onstage at the Andre Agassi's 10th Grand Slam for Children press conference at the MGM Grand Garden Arena on October 1, 2005 in Las Vegas, Nevada.
There's been way too much whining about the impact of state budget cuts on parks and other treasured spaces.
If people want to preserve important sites, they should step up and take ownership themselves.
The latest example of unproductive whining was occasioned by Gov. Brown's proposal that the state sell a ranch in Malibu that was long ago donated to the state by the singer Barbra Streisand.
A state agency, the Santa Monica Mountains Conservancy, owns it, and it's popular with everyone from hikers to brides and grooms in search of a place to get married.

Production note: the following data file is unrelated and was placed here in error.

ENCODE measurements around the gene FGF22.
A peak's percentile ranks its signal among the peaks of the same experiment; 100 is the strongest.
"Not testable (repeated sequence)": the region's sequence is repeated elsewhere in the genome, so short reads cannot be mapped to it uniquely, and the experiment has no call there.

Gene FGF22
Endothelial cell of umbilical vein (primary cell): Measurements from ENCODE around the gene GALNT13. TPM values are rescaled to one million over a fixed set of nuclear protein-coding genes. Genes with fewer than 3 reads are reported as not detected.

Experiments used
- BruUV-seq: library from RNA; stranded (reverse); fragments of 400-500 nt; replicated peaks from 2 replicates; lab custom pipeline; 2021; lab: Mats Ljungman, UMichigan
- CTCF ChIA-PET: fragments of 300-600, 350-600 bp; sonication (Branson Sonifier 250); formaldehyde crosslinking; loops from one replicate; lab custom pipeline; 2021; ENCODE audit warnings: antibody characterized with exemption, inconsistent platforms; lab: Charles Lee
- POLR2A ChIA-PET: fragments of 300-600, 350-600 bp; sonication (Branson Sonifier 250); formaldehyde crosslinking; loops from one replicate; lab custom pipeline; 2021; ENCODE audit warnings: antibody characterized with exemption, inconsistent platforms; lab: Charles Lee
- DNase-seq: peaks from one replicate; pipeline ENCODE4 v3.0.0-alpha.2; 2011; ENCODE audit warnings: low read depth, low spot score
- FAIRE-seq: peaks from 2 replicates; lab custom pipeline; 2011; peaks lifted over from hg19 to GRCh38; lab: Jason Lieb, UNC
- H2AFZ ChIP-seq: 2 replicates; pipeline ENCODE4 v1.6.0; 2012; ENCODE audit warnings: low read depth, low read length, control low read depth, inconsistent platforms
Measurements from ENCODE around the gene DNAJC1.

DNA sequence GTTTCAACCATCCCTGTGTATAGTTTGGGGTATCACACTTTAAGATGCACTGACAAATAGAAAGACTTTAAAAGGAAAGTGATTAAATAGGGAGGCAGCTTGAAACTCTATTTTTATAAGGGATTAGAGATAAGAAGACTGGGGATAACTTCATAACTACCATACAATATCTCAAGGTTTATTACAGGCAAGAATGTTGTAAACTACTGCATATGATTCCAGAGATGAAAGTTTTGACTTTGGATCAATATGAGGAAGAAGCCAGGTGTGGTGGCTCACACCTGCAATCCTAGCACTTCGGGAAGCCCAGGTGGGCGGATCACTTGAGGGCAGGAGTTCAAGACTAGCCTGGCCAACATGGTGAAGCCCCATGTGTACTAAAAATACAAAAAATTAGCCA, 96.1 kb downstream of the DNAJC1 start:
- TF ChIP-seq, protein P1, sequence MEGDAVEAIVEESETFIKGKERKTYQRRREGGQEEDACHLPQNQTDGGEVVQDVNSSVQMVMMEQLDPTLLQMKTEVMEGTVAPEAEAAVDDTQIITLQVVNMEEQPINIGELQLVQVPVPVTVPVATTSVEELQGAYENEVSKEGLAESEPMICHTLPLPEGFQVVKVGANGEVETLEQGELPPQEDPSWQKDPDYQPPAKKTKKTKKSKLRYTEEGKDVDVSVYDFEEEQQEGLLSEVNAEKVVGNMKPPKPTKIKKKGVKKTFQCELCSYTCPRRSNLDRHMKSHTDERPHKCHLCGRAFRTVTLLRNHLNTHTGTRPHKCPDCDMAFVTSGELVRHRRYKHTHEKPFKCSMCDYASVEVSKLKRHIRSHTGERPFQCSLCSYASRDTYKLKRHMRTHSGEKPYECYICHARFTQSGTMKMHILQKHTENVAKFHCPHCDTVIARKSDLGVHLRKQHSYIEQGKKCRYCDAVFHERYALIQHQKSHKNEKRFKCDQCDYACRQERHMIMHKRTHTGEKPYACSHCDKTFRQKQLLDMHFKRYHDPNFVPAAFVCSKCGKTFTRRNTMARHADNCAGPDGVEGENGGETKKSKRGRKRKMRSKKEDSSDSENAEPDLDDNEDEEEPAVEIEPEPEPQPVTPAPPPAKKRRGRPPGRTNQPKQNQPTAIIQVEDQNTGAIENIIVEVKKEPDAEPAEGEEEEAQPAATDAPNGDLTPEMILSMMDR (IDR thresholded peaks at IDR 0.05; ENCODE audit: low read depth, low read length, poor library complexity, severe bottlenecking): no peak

But the Brown administration argues, with reason, that a cash-strapped state shouldn't be in the business of owning such a place.
Opposition is already lining up to the proposal of sale. But opponents in and around Malibu would be far better off figuring out a way so they can buy it -- and preserve the property.
Local ownership and management would be a far more stable solution.
Even if the state doesn't sell the land this year, the state budget crisis isn't going away--and neither is the financial pressure to sell off such properties.
But California's governance has become so centralized in Sacramento that we've grown accustomed to whining about the budget -- and have forgotten the maxim that local solutions are best.